Bad weather – bad for business?
The nights are drawing in and the winter weather is well and truly with us. But while most of us do our bit to make it into the office regardless, struggling through rain and wind, even snow, to get to our desks, bad weather still has a significant effect on British business.
Lower temperatures hit small to medium-sized businesses hardest. Research by Economists from the Centre for Economics and Business Research (Cebr) found that since 2005, periods of very cold weather have seen quarterly GDP growth on average 0.6 percentage points lower than typical levels. In fact, when minimum temperatures drop one degree Celsius lower than average, quarterly GDP is £2.5 billion lower on average. That’s worse than any other form of adverse weather, including snowfall, heatwaves, even flooding.
A separate report by the Federation of Small Businesses (FSB) found that two thirds of small businesses have been affected by severe weather in the last three years, with an average financial cost of just under £7,000.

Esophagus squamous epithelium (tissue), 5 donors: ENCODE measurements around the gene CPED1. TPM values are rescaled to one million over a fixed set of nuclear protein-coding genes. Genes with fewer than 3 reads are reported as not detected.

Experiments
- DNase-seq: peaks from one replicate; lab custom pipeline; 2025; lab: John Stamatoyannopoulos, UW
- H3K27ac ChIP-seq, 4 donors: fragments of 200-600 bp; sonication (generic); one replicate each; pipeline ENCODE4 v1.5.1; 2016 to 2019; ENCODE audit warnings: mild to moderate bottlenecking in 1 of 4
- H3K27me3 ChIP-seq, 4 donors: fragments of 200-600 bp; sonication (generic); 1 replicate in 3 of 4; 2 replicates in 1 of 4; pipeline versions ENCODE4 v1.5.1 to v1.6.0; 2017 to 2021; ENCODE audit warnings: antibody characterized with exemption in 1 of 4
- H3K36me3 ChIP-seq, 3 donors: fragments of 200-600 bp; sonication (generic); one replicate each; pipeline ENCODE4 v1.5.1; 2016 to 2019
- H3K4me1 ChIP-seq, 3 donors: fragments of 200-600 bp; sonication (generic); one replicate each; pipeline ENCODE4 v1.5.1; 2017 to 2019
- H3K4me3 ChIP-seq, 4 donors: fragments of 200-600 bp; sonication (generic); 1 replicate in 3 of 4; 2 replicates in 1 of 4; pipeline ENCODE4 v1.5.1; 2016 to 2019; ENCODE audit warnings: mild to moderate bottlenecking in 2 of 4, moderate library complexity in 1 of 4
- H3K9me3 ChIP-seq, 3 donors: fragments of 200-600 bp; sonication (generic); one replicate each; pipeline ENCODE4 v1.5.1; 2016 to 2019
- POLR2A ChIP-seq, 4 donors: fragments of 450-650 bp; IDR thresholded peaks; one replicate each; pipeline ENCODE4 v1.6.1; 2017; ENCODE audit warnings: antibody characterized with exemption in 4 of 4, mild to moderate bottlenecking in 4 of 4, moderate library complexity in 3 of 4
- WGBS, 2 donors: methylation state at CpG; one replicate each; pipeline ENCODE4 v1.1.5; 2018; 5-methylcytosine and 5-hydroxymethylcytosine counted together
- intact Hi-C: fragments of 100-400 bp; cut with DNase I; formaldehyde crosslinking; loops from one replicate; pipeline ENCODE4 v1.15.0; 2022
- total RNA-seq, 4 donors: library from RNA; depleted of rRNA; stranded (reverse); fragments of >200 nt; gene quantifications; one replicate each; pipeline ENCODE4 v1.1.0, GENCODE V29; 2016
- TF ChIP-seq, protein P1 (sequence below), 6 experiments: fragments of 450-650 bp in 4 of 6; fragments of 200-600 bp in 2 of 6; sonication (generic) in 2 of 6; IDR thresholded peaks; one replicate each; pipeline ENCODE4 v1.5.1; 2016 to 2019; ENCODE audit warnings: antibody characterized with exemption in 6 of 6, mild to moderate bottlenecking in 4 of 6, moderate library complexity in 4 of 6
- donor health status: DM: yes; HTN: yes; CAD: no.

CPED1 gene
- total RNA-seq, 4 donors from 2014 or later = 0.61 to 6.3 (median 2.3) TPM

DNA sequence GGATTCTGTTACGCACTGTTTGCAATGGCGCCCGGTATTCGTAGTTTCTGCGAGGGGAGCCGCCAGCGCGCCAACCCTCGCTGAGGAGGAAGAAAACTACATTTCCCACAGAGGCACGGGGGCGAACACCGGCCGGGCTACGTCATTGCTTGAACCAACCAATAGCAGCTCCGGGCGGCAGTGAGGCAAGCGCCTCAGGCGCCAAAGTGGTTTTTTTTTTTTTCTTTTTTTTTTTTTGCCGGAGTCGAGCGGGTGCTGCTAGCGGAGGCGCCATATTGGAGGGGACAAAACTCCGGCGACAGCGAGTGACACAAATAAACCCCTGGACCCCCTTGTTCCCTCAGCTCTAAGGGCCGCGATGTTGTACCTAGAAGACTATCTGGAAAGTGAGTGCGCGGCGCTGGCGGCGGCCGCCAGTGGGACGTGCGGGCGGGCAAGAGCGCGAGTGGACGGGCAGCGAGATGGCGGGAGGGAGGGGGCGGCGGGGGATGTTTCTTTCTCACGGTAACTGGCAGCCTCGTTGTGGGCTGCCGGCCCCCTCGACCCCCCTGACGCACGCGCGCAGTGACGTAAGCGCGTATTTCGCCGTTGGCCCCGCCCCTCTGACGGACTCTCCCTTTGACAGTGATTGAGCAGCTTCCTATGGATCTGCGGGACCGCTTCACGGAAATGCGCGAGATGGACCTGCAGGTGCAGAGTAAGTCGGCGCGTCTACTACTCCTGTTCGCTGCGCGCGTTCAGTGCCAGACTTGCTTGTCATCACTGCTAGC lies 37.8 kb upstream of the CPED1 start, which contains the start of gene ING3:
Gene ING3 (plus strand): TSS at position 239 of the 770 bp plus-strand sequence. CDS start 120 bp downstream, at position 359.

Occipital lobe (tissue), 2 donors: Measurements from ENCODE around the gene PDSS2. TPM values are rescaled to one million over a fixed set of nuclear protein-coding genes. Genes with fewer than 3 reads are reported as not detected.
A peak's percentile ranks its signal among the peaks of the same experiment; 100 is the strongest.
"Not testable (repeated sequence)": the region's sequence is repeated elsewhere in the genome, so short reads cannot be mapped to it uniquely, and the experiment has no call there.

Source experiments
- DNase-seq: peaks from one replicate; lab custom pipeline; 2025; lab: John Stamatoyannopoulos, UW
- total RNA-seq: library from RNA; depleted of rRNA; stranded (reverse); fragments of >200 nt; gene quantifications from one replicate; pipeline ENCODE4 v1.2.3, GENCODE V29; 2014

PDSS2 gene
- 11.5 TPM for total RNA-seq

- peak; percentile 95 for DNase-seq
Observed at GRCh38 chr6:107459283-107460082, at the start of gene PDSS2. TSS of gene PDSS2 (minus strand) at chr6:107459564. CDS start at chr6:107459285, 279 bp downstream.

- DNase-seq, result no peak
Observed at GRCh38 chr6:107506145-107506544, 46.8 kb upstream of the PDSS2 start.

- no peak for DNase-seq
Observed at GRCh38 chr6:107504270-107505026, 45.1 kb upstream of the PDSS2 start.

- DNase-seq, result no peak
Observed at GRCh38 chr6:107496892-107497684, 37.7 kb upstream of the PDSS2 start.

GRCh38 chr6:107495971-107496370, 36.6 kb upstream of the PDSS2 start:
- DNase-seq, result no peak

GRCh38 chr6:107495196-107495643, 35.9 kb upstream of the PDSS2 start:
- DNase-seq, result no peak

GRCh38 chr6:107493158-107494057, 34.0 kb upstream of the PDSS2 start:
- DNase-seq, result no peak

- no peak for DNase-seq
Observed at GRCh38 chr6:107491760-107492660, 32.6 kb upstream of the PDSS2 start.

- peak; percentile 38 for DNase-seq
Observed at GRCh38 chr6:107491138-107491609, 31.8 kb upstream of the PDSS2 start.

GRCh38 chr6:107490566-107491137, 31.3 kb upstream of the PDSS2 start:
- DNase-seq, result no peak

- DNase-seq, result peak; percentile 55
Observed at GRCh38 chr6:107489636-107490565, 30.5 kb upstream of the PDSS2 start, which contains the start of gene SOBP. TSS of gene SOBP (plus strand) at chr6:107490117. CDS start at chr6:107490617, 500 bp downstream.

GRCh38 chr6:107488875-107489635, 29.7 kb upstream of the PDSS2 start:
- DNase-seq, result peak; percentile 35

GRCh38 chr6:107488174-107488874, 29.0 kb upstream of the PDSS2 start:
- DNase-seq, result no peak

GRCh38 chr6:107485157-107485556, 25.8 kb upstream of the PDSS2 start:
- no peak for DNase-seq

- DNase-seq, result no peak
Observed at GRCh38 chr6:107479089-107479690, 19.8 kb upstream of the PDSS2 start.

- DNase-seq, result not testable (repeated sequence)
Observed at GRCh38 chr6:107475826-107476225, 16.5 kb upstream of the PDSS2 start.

Much of the problems are based on reduced staff turnout, with people struggling to get to the office, or perhaps even ‘throwing a sickie’. But bad weather can also seriously disrupt business, with up to 3 million UK workers and up to 31% of UK businesses being affected by transport problems, power cuts or broadband and phone line failures caused by inclement weather over a two-year period. And of those, 40% didn’t have a plan to cope.
Getting your business ready for bad weather
- Have a bad weather policy in place that makes it clear to staff when it’s okay to work from home, and what’s expected of them if they do. This may form part of a broader working from home policy. ACAS and others offer guidance on how to set these up.
- Make sure staff have what they need to work from home. This might include hardware like phones and tablets (which they may regularly take home anyway), but also apps and connectivity to make sure they’re in touch with all the people and data that they need to be through good wifi and strong network connections.
- Decide how you want to keep in touch. Phone and email are likely to be essential, but you may need more. Business apps can help deliver the same functionality you have at work for workers at home. Microsoft Office 365 for instance gives you the apps you know like Word, Excel, Outlook and PowerPoint, plus Skype for Business teleconferencing and easy access to online storage. Box also gives you some of the latest collaborative tools for remote working both in the office and at home and O2 Just Call Me offers hassle-free conference calls.
- Make sure security and compliance is okay for working from home if you don’t already have something in place. McAfee Multi Access from O2 Business can help protect your devices and your data.